Saturday, December 09, 2006
The Coal City Connection Part I.....
(Stim Carlton ruled Belvidere behind the scenes and with an iron fist.)
I have many times written that I spent my entire life until very recently living in Belvidere, Nebraska. It isn't entirely true. While I have spent the overwhelming majority of my life in Belvidere, I did spend part of one Summer in Coal City, a bustling miner town just south of Goose Lake where it is believed that Lou Diamond Phillips once stopped to urinate. This story has never been corroborated by Diamond or his publicist.
It was 1960, I was 27, and I hadn't yet found my purpose in life. The war was long over and life in Belvidere had returned to normal. I worked part time for Stim Carlton at his feed store and spent the rest of my time loafing or chasing Agnes around town. We would be married that Winter but didn't know it at the time.
Old Stim still called the shots around town back then. Even the mayor ran things by him. It was Stim that first called for a perimeter fence to be put up in the southwest quadrant when the Turkey Death Brigades were few in number and more of a nuisance than a danger. My how things have changed. So I listened when Stim asked me to go to Coal City to pick up a very important package for him.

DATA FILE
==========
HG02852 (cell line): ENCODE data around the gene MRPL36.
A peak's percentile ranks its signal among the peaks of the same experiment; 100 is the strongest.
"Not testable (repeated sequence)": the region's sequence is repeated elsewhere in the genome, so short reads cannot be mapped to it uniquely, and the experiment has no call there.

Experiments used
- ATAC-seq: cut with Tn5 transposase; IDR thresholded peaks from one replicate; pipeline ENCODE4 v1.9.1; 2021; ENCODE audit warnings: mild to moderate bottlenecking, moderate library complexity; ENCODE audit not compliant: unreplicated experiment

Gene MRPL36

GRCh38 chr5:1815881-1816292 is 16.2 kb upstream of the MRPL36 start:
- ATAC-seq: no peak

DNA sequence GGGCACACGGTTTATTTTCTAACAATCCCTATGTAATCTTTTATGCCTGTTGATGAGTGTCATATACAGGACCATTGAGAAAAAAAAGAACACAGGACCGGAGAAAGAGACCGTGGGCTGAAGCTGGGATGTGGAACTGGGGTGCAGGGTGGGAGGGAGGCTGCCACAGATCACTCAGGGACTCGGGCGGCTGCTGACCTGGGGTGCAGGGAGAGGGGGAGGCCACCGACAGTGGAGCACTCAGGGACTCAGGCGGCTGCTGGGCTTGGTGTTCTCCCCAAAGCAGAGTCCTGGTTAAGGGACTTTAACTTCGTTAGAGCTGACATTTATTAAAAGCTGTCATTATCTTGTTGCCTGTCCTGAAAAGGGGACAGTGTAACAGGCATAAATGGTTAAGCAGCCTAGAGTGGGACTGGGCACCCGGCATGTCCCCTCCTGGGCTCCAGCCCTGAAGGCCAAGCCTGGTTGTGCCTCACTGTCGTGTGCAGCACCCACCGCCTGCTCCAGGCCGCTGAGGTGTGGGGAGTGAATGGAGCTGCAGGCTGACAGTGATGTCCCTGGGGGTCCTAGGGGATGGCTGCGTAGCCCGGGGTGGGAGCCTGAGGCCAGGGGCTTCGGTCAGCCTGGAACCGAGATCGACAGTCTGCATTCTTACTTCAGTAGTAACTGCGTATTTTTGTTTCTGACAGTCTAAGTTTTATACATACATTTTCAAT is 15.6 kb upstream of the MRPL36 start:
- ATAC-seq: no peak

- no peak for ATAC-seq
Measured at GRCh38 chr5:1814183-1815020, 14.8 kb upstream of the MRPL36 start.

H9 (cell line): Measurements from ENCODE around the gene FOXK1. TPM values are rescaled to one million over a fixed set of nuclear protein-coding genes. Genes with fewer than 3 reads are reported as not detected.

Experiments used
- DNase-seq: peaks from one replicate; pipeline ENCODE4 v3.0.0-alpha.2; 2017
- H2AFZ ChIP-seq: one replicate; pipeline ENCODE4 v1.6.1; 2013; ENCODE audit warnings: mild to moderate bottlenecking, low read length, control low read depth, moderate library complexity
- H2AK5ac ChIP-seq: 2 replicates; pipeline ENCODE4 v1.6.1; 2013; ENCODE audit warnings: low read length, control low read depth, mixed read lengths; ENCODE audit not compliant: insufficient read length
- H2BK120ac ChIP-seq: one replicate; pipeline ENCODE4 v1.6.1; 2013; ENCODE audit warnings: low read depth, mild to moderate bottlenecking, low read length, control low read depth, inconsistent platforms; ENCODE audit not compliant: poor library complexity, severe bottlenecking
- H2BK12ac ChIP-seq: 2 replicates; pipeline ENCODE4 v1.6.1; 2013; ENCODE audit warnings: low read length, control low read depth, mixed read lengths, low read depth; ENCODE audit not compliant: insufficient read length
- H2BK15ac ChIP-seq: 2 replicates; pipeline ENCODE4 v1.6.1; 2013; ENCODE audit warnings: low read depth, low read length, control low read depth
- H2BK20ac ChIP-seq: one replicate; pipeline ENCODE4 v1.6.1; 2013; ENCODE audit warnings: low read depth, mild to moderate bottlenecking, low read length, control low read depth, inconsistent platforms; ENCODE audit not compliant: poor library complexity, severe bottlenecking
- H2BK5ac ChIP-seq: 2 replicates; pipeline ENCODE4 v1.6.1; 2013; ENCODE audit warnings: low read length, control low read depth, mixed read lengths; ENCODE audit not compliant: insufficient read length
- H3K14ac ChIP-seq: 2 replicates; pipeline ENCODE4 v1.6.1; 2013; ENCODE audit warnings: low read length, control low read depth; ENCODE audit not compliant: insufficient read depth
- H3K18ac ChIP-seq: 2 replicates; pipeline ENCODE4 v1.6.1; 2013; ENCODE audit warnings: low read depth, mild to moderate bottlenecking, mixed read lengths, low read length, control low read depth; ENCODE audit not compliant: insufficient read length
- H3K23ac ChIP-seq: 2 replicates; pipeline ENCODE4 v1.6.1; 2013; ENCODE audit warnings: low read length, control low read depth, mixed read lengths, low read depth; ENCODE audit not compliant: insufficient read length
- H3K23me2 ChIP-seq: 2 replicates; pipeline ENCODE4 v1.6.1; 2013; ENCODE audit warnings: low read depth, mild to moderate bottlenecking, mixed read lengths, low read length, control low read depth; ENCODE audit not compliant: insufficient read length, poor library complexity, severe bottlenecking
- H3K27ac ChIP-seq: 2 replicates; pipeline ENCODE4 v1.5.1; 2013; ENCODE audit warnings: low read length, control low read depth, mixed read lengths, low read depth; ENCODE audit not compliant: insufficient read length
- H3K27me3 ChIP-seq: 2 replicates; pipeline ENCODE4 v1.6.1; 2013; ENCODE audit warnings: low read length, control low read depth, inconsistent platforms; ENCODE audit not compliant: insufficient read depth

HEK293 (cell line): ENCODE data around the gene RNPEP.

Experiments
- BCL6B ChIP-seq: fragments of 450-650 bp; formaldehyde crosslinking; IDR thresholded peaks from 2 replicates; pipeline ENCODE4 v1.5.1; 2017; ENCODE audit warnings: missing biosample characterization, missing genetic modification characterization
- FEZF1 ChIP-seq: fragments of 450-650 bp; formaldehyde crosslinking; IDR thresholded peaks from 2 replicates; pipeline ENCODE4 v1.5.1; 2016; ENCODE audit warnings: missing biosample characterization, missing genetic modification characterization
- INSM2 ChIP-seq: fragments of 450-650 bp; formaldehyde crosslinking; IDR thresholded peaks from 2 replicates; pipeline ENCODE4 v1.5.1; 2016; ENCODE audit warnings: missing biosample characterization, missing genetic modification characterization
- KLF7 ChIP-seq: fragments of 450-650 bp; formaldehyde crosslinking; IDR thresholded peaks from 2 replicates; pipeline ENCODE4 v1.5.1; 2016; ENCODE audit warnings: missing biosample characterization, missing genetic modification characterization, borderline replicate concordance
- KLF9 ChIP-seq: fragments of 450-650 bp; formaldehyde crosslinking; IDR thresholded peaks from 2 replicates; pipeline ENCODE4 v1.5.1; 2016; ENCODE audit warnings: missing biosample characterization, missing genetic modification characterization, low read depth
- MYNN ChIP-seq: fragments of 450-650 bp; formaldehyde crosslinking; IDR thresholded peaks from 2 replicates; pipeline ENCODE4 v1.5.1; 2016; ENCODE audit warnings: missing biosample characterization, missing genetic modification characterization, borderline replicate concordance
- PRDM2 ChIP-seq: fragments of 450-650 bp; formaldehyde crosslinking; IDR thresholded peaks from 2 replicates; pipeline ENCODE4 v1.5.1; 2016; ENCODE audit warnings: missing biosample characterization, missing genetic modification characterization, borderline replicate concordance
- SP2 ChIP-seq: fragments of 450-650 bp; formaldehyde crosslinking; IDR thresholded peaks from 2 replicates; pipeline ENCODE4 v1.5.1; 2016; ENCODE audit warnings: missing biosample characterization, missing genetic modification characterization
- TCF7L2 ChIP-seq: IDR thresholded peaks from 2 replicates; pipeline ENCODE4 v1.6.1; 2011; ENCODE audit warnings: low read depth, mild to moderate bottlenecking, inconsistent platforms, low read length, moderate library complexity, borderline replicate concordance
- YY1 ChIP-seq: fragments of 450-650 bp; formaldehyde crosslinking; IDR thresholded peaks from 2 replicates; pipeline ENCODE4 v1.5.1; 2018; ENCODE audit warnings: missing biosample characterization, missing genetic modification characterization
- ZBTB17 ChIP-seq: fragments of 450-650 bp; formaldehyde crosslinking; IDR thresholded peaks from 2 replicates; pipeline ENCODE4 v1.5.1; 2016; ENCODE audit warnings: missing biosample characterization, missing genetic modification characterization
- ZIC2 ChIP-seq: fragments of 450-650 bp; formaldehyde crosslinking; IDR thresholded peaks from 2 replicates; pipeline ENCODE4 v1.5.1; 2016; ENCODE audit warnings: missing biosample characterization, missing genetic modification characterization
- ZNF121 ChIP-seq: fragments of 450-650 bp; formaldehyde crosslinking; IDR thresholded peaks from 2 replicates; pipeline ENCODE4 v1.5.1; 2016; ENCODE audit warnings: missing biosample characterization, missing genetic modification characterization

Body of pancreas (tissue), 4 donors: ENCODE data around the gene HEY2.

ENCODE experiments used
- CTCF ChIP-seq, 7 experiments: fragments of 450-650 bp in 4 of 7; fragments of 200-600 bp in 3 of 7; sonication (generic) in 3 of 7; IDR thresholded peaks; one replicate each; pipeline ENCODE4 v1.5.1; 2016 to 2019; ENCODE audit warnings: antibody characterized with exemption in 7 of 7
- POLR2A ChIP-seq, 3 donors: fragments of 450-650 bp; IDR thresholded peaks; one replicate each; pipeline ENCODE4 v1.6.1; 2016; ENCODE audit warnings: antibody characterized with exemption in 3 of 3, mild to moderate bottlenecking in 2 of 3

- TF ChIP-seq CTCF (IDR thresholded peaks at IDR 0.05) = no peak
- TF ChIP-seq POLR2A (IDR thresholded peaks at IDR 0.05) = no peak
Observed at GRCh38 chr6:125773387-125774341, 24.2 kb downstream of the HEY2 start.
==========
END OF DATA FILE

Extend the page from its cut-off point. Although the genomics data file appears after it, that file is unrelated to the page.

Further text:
"Why can't you just have it sent here Stim?"
"Why can't you mind your own business Spoon Man."
He was the only person to ever give me a nickname. I guess Spooner sounds enough like one to suffice for most people. I didn't like it but I also didn't have any choice. Nobody talked back to Stim Carlton twice.
"Now you got to pick it up in two days from a guy named Pid Powell. He hangs out at a place called Goose Lake Cafe. Get it and lay low for a few weeks, then come back."
"A few weeks? Where will I stay? I don't got much money. And what about Agnes?"
"Don't you worry bout that Spoon Man. Here."
Stim handed me a brown paper sack full of cash.
"Don't count it here! Consider that your payment in full. But if you don't make good on this job you'll be giving it all back plus interest!"
I knew exactly what he meant. Many folks around town had paid Stim back with interest before. You usually knew them from the bruises. It was hard to imagine a man this hard also spent so much time volunteering at the Shady Acres Correctional Facility for Wayward Teens.
It would take two days easy to make it to Coal City leaving precious little time to prepare and say goodbye to Agnes. So I didn't. I threw some things in a bag and tied it down to the back of my brand new Ducati Elite. I hit the road with the noon sun above and the laughter of the children far off in the distance. I remember that I was still thinking of children as I passed the city limits.